Client A sends a packet to B with a new port because NAT uses a new port if the destination is different.
Client A will use new port for different destination only if client A is using SYMMETRIC NAT which is the biggest problem in VOIP communication. Symmetric NAT not only translates your internal IP but also translates your port each time you connect to new destination. Rendezvous server S doesn't know that Client A has changed its port for contacting Client B.
Then B sends a packet to A's port that A used to communicate with server.
When client B sends a packet to A, that will be useless because B doesn't know that A has changed its port and the port which client B has taken from the Rendezvous server is obviously closed.
Won't A's NAT device drop the connection because A used this port for a different destination?
Exactly client A will block that traffic from B because client B has sent packet to that port of A which was meant to be opened for rendezvous server and that port is now closed. Even if that port is open it will still not accept the packets from B because that port is only open for rendezvous server. Anything from outside will be discarded.
That's why symmetric NAT is always a problem.
If either of the client was not using symmetric NAT then simply client A sends a "UDP packet" to that IP:port of B which was taken by A from the Rendezvous server earlier. Ultimately this packet will be blocked too by B because B didn't request anything from A but A still thinks that its packet has reached to B because packet was sent over UDP.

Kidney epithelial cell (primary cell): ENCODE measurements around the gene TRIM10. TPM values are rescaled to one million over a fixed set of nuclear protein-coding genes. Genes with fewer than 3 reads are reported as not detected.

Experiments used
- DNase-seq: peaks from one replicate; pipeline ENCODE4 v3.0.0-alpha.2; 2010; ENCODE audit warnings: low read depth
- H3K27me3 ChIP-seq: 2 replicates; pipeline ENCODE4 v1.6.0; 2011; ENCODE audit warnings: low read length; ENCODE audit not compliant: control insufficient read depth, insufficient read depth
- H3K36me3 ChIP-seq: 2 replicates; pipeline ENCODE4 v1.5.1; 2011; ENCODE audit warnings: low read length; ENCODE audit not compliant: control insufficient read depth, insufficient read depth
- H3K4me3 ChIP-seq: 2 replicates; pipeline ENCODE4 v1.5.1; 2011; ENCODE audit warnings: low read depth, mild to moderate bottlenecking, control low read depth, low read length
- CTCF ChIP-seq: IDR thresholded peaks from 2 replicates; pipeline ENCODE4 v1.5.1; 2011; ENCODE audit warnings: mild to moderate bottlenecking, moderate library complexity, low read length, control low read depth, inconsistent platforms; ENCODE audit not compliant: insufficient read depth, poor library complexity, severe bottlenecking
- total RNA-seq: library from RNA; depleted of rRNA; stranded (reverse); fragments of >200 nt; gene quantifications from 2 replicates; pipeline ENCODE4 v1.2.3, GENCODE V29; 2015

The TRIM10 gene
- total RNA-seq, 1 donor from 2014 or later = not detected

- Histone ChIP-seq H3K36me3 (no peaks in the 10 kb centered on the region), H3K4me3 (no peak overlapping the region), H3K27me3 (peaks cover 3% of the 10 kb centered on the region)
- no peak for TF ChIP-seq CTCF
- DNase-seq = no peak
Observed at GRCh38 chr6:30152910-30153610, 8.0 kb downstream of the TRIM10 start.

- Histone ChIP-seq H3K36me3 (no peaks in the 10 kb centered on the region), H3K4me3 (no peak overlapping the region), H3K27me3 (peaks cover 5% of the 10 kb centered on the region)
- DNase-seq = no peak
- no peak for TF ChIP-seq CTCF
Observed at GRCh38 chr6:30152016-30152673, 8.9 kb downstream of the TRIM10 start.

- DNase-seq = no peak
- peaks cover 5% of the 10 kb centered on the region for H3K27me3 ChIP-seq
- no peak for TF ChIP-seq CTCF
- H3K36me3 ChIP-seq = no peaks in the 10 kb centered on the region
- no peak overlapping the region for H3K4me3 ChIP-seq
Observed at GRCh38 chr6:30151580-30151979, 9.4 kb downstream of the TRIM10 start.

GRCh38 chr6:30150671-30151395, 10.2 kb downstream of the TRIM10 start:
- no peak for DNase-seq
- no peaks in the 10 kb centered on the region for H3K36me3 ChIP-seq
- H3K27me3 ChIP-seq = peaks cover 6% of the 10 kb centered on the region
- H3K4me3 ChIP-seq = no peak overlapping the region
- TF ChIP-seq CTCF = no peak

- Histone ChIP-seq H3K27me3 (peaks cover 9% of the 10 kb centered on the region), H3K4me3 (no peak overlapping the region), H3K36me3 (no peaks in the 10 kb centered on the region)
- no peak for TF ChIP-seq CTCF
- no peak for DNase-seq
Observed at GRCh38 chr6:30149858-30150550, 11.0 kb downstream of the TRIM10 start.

Then B will send a packet to A on that IP:Port on which A was listening to rendezvous server. But this time A has to accept the packet from B because A thinks that this a response of that request which A has sent to B earlier. Then A will send a packet to B again and B will accept it as a response. Connection is established. This is called UDP hole punching.
But how the communication will be established in the case of symmetric NAT?
The standard solution is using the TURN server which stands for traversal utility over relay NAT. Turn server will act as a middle-men between both the clients and it won't be affected even If either or both the clients are behind symmetric NAT.
Instead of TURN server clients can also use DMZ and Port forwarding. Using either of them will redirect every request and response directly to the host behind NAT.
Why can't you use STUN server?
Unfortunately, even STUN server fails to initialize session if one or both clients are behind Symmetric NAT.